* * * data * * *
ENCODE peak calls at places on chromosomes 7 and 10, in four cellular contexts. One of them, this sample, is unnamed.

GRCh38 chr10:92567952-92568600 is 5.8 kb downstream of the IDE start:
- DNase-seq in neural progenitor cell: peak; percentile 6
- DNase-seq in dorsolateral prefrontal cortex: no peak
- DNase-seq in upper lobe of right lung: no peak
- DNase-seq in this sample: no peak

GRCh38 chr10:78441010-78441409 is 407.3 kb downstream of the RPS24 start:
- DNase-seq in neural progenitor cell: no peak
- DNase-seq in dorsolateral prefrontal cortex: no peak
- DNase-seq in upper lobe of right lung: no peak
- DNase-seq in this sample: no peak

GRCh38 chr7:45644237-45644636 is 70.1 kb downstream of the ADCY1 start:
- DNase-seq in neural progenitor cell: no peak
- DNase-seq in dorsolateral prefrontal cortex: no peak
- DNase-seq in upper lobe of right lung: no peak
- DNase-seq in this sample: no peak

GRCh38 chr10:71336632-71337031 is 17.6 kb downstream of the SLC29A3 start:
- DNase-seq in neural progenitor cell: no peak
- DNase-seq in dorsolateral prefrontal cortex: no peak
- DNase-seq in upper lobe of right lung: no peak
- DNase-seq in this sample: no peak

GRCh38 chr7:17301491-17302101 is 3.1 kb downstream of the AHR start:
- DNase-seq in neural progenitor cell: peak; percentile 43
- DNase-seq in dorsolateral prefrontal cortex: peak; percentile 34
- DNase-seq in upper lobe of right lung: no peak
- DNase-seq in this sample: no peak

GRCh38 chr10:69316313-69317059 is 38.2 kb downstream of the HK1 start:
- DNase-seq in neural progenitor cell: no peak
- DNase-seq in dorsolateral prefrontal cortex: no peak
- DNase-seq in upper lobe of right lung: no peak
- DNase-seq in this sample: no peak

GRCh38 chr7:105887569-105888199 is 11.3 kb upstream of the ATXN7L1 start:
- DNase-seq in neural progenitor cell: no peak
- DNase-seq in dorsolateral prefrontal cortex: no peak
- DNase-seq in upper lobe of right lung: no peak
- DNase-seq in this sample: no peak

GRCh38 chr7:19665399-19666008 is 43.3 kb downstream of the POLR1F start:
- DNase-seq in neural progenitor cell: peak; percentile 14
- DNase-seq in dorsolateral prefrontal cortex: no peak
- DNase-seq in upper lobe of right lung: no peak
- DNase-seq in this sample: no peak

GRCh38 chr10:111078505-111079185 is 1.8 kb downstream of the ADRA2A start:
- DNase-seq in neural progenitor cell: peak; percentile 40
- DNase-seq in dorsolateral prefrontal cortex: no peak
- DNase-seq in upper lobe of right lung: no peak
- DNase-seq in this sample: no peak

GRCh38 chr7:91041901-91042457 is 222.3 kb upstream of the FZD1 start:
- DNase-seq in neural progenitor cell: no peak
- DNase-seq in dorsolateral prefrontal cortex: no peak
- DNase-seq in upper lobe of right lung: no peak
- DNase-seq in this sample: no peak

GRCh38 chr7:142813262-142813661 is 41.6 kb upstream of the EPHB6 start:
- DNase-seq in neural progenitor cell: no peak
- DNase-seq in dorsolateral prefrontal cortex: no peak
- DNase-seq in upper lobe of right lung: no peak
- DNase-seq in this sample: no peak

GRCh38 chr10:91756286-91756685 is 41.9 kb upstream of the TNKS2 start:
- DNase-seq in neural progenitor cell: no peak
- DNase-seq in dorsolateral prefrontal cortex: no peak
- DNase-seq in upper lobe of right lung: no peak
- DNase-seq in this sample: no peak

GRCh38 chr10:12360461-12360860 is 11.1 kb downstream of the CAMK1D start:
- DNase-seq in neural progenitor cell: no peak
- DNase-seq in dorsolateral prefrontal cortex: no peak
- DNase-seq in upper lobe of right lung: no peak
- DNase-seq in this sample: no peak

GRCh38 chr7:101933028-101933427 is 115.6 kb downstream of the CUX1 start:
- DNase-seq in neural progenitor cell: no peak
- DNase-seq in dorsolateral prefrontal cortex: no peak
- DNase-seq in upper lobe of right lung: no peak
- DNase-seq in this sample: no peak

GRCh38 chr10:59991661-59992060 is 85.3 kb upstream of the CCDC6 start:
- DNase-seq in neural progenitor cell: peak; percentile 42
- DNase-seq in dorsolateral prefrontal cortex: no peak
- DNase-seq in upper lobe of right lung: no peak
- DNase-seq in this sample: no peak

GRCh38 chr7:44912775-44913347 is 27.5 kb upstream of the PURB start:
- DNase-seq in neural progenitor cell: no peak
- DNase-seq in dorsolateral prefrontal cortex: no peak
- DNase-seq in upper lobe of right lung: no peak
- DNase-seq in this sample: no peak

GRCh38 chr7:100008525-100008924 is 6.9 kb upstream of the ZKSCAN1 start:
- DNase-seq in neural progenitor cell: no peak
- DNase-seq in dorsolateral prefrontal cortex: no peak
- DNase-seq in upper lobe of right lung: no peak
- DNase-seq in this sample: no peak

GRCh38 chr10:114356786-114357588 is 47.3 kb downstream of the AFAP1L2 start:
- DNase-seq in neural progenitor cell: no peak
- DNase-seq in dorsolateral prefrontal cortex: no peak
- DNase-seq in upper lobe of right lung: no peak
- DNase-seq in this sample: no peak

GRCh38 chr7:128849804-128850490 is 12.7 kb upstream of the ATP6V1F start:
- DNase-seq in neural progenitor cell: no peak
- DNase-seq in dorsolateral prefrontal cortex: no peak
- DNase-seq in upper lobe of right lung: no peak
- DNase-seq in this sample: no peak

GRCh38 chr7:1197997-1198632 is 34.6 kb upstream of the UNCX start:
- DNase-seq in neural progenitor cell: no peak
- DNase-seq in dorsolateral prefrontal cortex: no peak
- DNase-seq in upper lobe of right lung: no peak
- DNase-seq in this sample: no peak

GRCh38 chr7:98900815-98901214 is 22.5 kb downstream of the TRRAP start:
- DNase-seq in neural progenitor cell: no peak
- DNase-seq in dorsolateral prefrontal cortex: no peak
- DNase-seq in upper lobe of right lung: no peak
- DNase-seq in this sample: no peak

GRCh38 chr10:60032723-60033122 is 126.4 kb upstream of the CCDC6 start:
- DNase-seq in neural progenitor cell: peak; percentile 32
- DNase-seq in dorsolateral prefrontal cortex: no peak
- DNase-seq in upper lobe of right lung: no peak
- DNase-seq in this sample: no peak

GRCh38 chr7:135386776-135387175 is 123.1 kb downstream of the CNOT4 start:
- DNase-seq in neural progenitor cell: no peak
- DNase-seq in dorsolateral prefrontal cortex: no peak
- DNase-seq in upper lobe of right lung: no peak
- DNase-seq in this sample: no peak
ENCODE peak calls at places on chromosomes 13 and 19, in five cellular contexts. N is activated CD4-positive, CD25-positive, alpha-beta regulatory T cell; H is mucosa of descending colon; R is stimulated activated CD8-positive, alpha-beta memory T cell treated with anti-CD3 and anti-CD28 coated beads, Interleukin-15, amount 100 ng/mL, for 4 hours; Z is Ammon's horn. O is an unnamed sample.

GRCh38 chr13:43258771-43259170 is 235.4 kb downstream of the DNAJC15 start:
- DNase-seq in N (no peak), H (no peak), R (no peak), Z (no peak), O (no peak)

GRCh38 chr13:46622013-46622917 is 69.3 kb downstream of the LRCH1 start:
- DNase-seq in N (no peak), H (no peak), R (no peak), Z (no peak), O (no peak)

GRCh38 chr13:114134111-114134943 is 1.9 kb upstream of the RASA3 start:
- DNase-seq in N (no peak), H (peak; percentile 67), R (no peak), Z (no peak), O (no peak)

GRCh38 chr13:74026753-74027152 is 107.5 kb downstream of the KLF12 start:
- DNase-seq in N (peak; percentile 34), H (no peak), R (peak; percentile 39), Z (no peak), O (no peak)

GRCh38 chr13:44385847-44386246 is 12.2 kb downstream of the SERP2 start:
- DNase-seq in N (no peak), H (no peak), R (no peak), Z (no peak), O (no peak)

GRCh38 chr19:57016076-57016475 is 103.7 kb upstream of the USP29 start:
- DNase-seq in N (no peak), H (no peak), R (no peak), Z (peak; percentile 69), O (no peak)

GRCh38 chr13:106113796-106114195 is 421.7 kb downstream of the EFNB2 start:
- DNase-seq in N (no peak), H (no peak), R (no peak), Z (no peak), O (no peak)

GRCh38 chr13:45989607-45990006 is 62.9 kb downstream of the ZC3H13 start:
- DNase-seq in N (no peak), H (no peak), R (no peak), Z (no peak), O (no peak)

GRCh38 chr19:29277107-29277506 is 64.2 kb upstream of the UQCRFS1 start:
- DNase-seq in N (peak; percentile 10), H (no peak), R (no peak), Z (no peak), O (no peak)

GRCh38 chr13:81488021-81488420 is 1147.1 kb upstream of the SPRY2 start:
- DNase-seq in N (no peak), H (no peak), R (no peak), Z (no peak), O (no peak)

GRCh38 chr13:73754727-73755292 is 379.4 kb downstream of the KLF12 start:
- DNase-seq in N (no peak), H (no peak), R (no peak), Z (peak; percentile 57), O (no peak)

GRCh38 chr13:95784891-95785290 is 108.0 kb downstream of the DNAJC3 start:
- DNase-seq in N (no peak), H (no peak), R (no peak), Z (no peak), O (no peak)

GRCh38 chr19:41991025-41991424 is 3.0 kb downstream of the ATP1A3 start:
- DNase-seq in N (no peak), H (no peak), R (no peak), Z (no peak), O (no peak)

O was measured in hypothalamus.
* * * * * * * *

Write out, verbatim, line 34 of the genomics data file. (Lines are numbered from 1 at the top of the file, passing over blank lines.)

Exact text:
- DNase-seq in dorsolateral prefrontal cortex: no peak